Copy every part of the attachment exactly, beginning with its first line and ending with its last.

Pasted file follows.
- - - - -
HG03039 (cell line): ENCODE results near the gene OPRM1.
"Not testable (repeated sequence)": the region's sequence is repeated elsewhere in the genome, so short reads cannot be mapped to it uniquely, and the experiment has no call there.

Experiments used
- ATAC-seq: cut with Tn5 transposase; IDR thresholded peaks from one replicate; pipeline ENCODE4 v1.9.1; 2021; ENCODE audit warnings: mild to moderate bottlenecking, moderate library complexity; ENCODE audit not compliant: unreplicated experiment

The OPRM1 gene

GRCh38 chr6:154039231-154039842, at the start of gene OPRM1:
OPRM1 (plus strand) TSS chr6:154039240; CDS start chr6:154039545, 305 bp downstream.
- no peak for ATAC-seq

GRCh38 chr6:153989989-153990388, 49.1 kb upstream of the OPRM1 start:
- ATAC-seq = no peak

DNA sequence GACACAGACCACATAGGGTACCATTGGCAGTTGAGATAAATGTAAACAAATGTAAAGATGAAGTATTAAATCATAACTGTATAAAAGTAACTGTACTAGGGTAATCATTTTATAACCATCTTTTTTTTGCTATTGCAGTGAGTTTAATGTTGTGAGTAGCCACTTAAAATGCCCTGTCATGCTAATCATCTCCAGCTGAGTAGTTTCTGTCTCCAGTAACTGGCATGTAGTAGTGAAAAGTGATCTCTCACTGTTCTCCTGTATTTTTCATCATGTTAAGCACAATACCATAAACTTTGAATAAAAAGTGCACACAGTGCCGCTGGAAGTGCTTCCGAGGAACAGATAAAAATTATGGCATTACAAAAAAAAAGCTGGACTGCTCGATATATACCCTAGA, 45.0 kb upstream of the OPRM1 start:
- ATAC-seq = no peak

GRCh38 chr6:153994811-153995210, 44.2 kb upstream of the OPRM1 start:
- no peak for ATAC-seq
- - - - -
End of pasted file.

HG03039 (cell line): ENCODE results near the gene OPRM1.
"Not testable (repeated sequence)": the region's sequence is repeated elsewhere in the genome, so short reads cannot be mapped to it uniquely, and the experiment has no call there.

Experiments used
- ATAC-seq: cut with Tn5 transposase; IDR thresholded peaks from one replicate; pipeline ENCODE4 v1.9.1; 2021; ENCODE audit warnings: mild to moderate bottlenecking, moderate library complexity; ENCODE audit not compliant: unreplicated experiment

The OPRM1 gene

GRCh38 chr6:154039231-154039842, at the start of gene OPRM1:
OPRM1 (plus strand) TSS chr6:154039240; CDS start chr6:154039545, 305 bp downstream.
- no peak for ATAC-seq

GRCh38 chr6:153989989-153990388, 49.1 kb upstream of the OPRM1 start:
- ATAC-seq = no peak

DNA sequence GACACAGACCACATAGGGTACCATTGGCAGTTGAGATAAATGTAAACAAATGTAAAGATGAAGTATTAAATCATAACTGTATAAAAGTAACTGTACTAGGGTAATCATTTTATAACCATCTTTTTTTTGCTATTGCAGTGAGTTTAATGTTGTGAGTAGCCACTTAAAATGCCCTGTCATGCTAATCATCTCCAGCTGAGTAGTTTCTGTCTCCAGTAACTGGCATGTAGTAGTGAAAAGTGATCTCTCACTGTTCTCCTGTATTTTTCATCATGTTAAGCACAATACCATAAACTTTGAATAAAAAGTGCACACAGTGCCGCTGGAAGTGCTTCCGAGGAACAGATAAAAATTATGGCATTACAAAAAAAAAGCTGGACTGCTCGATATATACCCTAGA, 45.0 kb upstream of the OPRM1 start:
- ATAC-seq = no peak

GRCh38 chr6:153994811-153995210, 44.2 kb upstream of the OPRM1 start:
- no peak for ATAC-seq